David Element

 

Wildlife Photography and Digital Video Images

 

_______________________________________________________________________________________________________ Mammals 5 - Red Foxes

 

 

 

 

                                                                                                                        RED FOX Vulpes vulpes (f)

 

 

                                                                                                                        RED FOX Vulpes vulpes (f)

 

 

 

                                                                                                                        RED FOX Vulpes vulpes (f)

 

 

 

                                                                                                                        RED FOX Vulpes vulpes (f)

 

 

 

                                                                                                                        RED FOX Vulpes vulpes (f)

 

 

                                                                                                                        RED FOX Vulpes vulpes (f)

 

 

                                                                                                                        RED FOX Vulpes vulpes (f)

 

 

                                                                                                                        RED FOXES Vulpes vulpes (f)

 

 

                                                                                                                        RED FOXES Vulpes vulpes (f)

 

 

                                                                                                                        RED FOXES Vulpes vulpes (f)

 

·         These photographs of two Red Fox Vulpes vulpes vixens were taken in October 2019. The older vixen (first seen in 2016) had by this time been visiting for more than three years and her total trust in the photographer should be evident from her relaxed demeanour in most of these images. If she is looking up it is in response to noises from elsewhere and she is not watching the camera, a certain sign of this lack of concern. She is two years older than the second vixen (born in 2018) but she has also become relaxed in the presence of the photographer, partly by association with the older vixen as observation of her behaviour would have given her a greater level of confidence that might have otherwise been the case. Foxes are very expressive animals and facial expressions, vocalisations and body-language are all used in their communications. During the breeding season the position of this vixen in the social hierarchy was higher than it would have been at other times of the year and the other two local adults showed her respect. However, during the remaining months, she will be more respectful of the older vixen and if irritated she will flatten her ears, raise her tail and express her displeasure by whining softly. Conflict between the two does occur (follow hyperlink to David’s films below for some live action!) but this behaviour is related to the time of the year and to the hormonal changes that occur, particularly during the breeding season. Sometimes there will be noisy confrontations in which both animals will rear up on their hind legs facing one another and screaming loudly and occasional bites may be inflicted without causing any serious injuries (causing significant harm is not the intention between two animals that know each another as well as these two do) but more often than not a submissive posture will be adopted in which either fox will turn its back towards the other in submission so there will be no escalation. There has never been any conflict at all between the older vixen and the old dog fox that visits regularly and they have never been observed to fight. It is possible that they are related as both are several years old and the older vixen in these photographs does sometimes groom him (so possible paternity cannot be ruled out). Interestingly this behaviour has never been seen to have been reciprocated. There is a significance in the fact that the younger vixen is lying behind the older vixen in the 8th and 9th photographs – hierarchy! In the final picture the two foxes were cleaning themselves with a spot of mutual assistance as it had just been raining so heavily that it would not have been possible for them to have avoided it. The younger vixen is on the right. The older vixen doesn’t like the rain very much and she will often delay visiting until it has stopped or seek shelter under a bush. For several years it had been believed that the older vixen had been a male – until a first litter of cubs was produced when she was four years old!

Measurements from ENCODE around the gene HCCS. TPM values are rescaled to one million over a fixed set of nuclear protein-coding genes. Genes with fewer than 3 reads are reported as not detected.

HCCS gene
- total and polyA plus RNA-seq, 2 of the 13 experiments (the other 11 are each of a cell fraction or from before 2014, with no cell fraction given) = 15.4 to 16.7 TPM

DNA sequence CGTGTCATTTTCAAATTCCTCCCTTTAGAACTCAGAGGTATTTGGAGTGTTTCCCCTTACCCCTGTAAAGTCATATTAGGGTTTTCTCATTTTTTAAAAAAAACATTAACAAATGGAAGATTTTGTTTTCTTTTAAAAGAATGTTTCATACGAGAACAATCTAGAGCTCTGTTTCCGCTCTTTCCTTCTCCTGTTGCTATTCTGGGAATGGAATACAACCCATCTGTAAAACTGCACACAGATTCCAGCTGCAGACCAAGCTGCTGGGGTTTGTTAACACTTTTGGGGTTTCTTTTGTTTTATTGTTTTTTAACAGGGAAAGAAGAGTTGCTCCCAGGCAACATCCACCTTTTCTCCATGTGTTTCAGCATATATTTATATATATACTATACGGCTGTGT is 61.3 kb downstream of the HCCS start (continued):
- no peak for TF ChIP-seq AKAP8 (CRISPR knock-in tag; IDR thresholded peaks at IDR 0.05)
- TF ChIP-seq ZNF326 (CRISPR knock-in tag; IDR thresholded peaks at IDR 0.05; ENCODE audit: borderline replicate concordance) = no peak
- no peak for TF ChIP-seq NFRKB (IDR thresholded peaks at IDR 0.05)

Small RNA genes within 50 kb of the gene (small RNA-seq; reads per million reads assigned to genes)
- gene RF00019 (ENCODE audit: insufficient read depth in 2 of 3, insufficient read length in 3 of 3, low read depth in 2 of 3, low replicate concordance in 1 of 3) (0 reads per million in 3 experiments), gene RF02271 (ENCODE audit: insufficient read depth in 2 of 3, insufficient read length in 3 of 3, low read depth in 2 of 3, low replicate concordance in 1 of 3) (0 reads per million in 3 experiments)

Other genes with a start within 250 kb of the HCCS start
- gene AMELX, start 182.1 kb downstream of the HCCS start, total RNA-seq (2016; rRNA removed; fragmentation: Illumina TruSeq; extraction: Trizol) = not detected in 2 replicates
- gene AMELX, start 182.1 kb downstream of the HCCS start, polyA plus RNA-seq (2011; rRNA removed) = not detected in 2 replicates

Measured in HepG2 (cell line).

·         A playlist of over 30 of David’s films illustrating the behaviour of Red Foxes in intimate close-up may be found at: https://www.youtube.com/playlist?list=PL4AirIEc0Noe0MUItMCsgolXpQ0sr_Vx9.

 

 

 

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